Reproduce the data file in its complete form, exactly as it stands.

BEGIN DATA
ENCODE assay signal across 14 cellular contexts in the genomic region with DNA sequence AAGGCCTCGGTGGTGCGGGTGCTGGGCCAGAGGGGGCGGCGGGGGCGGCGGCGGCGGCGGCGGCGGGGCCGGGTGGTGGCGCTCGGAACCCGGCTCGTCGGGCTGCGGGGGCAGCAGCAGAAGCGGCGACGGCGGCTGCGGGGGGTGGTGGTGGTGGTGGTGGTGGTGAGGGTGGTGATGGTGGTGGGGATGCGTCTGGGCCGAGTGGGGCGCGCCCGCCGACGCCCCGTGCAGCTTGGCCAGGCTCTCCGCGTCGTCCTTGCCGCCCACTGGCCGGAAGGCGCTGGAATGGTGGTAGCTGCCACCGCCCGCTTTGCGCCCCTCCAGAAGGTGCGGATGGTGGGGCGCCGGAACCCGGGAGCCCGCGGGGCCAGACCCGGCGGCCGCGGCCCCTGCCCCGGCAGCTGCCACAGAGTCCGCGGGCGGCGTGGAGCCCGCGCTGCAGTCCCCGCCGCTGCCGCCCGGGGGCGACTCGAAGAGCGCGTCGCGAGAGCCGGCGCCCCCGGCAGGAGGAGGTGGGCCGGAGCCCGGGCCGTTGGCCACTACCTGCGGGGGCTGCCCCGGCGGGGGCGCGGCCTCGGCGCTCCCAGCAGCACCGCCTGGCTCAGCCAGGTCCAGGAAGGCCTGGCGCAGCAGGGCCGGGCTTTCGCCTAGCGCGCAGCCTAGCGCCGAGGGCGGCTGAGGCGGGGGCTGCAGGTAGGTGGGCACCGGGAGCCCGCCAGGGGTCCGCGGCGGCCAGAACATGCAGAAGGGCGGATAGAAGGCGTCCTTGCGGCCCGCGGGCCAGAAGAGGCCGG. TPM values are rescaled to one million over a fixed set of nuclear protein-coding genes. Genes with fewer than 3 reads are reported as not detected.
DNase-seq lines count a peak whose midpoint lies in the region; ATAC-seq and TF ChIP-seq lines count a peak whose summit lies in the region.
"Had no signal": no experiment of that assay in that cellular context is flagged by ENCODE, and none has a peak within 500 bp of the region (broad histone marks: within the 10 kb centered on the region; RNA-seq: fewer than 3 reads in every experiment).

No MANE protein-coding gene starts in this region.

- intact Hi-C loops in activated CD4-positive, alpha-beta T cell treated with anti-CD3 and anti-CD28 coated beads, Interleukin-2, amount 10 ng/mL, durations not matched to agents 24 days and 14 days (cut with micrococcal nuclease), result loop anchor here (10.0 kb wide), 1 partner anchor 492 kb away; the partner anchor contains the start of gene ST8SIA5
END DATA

ENCODE assay signal across 14 cellular contexts in the genomic region with DNA sequence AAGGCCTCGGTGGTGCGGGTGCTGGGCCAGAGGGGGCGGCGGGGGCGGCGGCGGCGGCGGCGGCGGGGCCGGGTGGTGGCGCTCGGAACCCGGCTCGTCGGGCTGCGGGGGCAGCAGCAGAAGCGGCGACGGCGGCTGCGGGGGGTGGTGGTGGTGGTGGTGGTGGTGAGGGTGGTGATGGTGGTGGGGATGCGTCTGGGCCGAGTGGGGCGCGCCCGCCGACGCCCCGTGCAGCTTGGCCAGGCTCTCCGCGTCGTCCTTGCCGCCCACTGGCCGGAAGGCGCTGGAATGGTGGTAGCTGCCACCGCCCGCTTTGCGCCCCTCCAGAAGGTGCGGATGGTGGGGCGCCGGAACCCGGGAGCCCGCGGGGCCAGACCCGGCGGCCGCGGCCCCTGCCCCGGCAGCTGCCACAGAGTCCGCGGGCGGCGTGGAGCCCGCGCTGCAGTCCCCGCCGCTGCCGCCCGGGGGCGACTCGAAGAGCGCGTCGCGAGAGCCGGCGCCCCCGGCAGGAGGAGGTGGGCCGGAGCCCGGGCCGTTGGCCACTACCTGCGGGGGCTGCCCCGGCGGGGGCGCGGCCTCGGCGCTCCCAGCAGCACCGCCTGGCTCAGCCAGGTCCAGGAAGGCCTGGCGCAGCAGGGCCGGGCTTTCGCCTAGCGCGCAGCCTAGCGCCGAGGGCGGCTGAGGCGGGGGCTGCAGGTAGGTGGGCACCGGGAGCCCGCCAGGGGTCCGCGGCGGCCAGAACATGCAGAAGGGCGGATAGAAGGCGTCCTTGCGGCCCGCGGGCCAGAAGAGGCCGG. TPM values are rescaled to one million over a fixed set of nuclear protein-coding genes. Genes with fewer than 3 reads are reported as not detected.
DNase-seq lines count a peak whose midpoint lies in the region; ATAC-seq and TF ChIP-seq lines count a peak whose summit lies in the region.
"Had no signal": no experiment of that assay in that cellular context is flagged by ENCODE, and none has a peak within 500 bp of the region (broad histone marks: within the 10 kb centered on the region; RNA-seq: fewer than 3 reads in every experiment).

No MANE protein-coding gene starts in this region.

- intact Hi-C loops in activated CD4-positive, alpha-beta T cell treated with anti-CD3 and anti-CD28 coated beads, Interleukin-2, amount 10 ng/mL, durations not matched to agents 24 days and 14 days (cut with micrococcal nuclease), result loop anchor here (10.0 kb wide), 1 partner anchor 492 kb away; the partner anchor contains the start of gene ST8SIA5